1979 was Marconi’s year, coached by Rale Rasic, the Socceroos World Cup finals hero. This was the first of their four NSL championships. Winning four NSL titles is a record they share with South Melbourne and Sydney City. They managed to finish four points clear of Heidelberg United.

This season also saw the first NSL appearance of Marconi’s traditional Sydney derby rivals APIA Leichardt.

However, average attendances for season three fell slightly to 4250 with a peak attendance of 18,300, which remained an NSL regular season match attendance record that wasn’t broken till 1999.



The 1980 season kicked off with a large Melbourne crowd of 8565 at Middle Park to see South Melbourne battle it out with Heidelberg.

Blacktown City also joined the NSL that year and kicked off their national league debut with a 4-2 win over Raul Blanco’s St George at Toongabbie Stadium in front of 3478 loyal fans.

Sydney City finished top that year by one point and Heidelberg and South Melbourne rounded out the top three.


Preston and Wollongong joined the NSL in 1981 to take the NSL competition to 16 teams.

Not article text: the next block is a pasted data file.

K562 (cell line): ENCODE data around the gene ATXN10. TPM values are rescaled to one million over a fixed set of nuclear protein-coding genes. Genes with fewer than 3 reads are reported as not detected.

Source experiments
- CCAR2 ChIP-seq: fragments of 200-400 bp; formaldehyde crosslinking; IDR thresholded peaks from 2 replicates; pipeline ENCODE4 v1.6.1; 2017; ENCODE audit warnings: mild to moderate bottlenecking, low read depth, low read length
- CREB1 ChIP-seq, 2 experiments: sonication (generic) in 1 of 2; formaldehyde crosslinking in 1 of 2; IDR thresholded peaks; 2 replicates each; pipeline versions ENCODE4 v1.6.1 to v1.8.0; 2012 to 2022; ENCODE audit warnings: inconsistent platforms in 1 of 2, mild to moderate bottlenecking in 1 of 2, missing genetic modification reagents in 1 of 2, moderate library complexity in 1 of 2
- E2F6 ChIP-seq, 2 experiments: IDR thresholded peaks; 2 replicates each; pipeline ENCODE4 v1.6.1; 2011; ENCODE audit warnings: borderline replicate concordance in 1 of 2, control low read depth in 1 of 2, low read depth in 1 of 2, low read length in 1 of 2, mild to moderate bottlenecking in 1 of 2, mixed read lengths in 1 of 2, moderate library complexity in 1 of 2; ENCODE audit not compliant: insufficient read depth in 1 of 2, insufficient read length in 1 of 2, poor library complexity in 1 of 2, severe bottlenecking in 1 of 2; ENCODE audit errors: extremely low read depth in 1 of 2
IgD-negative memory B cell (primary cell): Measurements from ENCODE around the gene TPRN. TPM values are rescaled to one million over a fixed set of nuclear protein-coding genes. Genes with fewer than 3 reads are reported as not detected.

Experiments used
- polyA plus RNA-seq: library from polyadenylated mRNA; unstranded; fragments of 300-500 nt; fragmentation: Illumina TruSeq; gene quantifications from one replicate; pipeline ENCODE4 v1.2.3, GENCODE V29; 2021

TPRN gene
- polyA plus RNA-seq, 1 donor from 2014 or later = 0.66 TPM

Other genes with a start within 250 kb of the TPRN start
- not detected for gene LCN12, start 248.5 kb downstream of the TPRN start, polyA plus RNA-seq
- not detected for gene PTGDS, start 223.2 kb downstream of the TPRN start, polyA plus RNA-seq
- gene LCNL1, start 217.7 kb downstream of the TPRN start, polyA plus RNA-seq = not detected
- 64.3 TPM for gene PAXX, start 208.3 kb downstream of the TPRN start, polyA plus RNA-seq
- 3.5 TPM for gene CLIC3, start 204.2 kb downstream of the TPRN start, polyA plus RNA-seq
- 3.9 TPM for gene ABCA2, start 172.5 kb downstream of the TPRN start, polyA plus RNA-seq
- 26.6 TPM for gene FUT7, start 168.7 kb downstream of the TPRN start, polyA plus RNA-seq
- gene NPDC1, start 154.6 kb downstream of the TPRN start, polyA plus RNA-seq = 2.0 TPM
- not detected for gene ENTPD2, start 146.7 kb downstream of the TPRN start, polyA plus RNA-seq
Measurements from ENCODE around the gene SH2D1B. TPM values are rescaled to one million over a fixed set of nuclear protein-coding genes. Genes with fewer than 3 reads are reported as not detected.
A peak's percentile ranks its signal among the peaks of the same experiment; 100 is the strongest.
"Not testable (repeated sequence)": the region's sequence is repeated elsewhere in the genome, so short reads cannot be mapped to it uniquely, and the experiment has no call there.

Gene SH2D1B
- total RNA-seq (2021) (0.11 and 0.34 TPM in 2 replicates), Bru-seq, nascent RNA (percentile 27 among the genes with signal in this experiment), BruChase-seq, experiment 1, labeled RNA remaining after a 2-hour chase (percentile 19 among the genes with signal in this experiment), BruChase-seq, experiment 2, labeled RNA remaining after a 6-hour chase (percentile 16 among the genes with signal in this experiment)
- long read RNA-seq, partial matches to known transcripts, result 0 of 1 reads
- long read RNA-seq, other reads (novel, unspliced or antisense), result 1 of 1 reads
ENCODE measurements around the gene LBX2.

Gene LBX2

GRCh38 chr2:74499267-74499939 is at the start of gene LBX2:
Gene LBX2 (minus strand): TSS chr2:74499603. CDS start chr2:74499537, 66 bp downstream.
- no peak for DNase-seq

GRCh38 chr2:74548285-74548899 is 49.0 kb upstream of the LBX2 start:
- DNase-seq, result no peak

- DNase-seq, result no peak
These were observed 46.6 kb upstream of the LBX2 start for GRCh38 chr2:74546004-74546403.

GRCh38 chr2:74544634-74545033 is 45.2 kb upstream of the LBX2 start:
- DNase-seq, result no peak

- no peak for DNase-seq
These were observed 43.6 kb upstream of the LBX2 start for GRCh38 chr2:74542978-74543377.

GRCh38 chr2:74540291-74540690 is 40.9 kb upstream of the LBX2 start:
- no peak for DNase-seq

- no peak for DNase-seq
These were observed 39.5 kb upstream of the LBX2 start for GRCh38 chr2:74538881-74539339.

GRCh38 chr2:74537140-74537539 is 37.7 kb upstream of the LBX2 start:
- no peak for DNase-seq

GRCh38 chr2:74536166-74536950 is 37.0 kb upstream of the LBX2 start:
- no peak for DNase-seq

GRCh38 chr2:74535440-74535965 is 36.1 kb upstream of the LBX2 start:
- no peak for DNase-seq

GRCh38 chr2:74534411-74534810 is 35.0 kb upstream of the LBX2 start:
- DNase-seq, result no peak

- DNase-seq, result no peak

The 1981 NSL Champions were again Sydney City and they won their third NSL title in four years. They finished four points ahead of a gallant South Melbourne side coached by John Margaritis.

South Melbourne opened their season with a memorable 1-0 win over Marconi at Middle Park in front of 5500 supporters. They just lacked the consistency over the 30-round season in the end to push Sydney City for the title.



The 1982 season opened with the APIA versus Marconi derby in front of 4300 fans at Lambert Park, APIA winning 2-0 on this occasion. But the biggest crowd of 5339 for the opening round of the season were on hand to see Sydney Olympic beat Newcastle KB United at the Newcastle International Sports Centre.

Sydney City went on to win the title yet again in 1982 with a massive nine-point margin over St George and Wollongong City. This was a Sydney City three-peat title win and their fourth NSL title in the first five years of the competition.

The Eddie Thompson coached Sydney City side celebrated their title win by beating West Adelaide 5-2 in their final round match at the Sydney Athletic field, but in front of only 650 fans.


St George exacted their revenge on Sydney City in 1983 and finished one-point ahead of them in one of the most exciting seasons of the NSL to claim their first ever NSL title.

In the final round Sydney City looked like making it four titles in a row and five out of six after a 3-0 win over the Brisbane Lions, but Frank Arok’s St George came from behind playing away at Newcastle to win 2-1 with Robbie Slater scoring one of the goals for St George in their historic win.


It was a great year on the field, but the NSL attendances and finances were diminishing up to this point as average attendances for NSL games fell below 3000 for the first time.

In the next installment, we’ll see how Soccer Australia changed the structure of the NSL to help it continue into the next century.